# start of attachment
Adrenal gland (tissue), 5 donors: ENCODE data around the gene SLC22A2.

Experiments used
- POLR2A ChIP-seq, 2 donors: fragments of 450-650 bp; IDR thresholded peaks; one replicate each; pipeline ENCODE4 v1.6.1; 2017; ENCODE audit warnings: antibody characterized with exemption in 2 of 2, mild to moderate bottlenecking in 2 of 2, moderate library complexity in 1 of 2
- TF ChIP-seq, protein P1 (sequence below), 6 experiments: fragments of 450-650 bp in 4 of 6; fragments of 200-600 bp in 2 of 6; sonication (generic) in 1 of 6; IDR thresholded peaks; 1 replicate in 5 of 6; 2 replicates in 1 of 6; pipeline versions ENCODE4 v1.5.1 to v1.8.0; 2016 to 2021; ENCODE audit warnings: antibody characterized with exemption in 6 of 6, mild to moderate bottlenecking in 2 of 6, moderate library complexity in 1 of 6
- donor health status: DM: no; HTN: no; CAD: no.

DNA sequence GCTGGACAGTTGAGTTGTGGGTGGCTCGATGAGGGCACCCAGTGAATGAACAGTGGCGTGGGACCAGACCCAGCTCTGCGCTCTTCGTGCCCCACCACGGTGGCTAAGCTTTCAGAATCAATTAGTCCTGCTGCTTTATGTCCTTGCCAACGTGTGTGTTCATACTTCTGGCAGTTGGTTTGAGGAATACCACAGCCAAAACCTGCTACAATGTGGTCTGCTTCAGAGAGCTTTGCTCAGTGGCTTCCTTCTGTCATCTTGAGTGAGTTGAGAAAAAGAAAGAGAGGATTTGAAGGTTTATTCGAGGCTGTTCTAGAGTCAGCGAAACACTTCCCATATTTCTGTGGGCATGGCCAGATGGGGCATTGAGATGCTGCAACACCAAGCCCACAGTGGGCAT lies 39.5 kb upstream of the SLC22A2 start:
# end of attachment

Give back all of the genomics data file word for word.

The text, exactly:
Adrenal gland (tissue), 5 donors: ENCODE data around the gene SLC22A2.

Experiments used
- POLR2A ChIP-seq, 2 donors: fragments of 450-650 bp; IDR thresholded peaks; one replicate each; pipeline ENCODE4 v1.6.1; 2017; ENCODE audit warnings: antibody characterized with exemption in 2 of 2, mild to moderate bottlenecking in 2 of 2, moderate library complexity in 1 of 2
- TF ChIP-seq, protein P1 (sequence below), 6 experiments: fragments of 450-650 bp in 4 of 6; fragments of 200-600 bp in 2 of 6; sonication (generic) in 1 of 6; IDR thresholded peaks; 1 replicate in 5 of 6; 2 replicates in 1 of 6; pipeline versions ENCODE4 v1.5.1 to v1.8.0; 2016 to 2021; ENCODE audit warnings: antibody characterized with exemption in 6 of 6, mild to moderate bottlenecking in 2 of 6, moderate library complexity in 1 of 6
- donor health status: DM: no; HTN: no; CAD: no.

DNA sequence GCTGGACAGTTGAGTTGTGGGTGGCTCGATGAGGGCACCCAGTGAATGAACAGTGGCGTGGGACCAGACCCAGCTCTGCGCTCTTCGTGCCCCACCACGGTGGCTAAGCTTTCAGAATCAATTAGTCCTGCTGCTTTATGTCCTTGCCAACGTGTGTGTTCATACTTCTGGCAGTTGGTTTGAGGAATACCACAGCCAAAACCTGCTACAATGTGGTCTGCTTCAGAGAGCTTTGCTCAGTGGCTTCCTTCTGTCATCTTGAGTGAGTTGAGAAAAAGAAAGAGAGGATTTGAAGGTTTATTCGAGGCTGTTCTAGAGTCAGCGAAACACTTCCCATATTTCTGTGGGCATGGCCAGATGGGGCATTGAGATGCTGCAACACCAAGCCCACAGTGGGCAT lies 39.5 kb upstream of the SLC22A2 start: